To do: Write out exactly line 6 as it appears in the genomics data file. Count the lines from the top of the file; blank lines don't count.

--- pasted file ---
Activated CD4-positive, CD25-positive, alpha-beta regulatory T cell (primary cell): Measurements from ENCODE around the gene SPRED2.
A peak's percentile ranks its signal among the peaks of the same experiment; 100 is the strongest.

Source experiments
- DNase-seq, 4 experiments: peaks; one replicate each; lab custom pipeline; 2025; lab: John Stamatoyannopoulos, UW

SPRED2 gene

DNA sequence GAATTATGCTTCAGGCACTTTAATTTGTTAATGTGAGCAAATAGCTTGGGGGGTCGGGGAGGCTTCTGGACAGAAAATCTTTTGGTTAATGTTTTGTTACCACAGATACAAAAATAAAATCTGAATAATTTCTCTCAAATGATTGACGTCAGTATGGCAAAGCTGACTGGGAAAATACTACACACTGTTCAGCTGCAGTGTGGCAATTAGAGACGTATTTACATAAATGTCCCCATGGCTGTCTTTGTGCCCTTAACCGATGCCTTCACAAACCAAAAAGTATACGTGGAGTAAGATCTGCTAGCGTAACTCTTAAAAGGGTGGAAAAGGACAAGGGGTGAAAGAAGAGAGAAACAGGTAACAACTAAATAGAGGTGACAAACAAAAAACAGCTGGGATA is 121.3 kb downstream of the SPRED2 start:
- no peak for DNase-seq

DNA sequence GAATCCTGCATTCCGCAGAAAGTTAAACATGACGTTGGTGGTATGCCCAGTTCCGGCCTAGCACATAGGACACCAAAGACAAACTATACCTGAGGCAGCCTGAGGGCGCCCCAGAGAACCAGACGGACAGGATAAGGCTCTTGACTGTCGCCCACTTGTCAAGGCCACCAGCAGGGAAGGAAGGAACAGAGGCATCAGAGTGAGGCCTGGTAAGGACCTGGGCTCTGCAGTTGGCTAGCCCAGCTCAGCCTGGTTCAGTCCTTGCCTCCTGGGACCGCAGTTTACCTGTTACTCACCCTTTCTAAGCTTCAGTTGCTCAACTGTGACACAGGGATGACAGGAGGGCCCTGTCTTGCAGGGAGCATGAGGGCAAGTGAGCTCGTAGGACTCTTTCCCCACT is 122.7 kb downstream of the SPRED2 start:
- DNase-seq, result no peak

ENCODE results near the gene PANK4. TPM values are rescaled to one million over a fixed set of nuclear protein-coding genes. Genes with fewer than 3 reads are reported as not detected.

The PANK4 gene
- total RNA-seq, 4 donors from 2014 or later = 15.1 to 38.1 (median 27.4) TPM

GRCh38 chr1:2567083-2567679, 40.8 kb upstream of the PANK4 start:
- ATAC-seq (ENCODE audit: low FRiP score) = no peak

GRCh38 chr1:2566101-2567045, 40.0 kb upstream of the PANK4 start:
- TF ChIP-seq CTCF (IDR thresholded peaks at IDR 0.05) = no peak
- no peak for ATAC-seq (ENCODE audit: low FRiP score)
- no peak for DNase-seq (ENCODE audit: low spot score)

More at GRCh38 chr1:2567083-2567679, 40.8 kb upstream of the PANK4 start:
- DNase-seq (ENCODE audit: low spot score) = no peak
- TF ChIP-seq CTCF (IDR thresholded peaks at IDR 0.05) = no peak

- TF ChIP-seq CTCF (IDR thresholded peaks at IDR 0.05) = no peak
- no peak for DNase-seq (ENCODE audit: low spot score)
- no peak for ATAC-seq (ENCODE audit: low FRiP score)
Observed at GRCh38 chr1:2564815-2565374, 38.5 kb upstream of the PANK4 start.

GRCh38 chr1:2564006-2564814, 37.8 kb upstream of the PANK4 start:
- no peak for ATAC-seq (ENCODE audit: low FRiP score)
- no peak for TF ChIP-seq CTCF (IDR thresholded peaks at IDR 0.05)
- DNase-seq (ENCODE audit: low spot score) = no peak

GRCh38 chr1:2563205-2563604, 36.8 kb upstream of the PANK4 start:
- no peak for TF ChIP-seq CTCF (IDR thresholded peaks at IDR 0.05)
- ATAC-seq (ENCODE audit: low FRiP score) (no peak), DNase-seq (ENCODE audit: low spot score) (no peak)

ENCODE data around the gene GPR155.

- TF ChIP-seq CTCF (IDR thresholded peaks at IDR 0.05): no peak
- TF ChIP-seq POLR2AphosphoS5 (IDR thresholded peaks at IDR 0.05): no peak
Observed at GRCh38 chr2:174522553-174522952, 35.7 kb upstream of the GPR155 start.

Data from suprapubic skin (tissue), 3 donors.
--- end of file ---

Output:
DNA sequence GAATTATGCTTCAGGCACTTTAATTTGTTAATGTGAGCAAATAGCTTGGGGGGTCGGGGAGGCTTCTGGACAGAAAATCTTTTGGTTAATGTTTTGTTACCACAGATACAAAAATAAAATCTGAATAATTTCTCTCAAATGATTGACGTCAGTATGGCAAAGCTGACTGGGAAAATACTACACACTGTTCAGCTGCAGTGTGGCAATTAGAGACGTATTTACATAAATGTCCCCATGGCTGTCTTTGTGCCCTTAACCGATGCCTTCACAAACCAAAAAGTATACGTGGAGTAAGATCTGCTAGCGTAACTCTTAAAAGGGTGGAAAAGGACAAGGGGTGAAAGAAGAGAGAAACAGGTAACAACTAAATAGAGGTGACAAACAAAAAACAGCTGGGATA is 121.3 kb downstream of the SPRED2 start: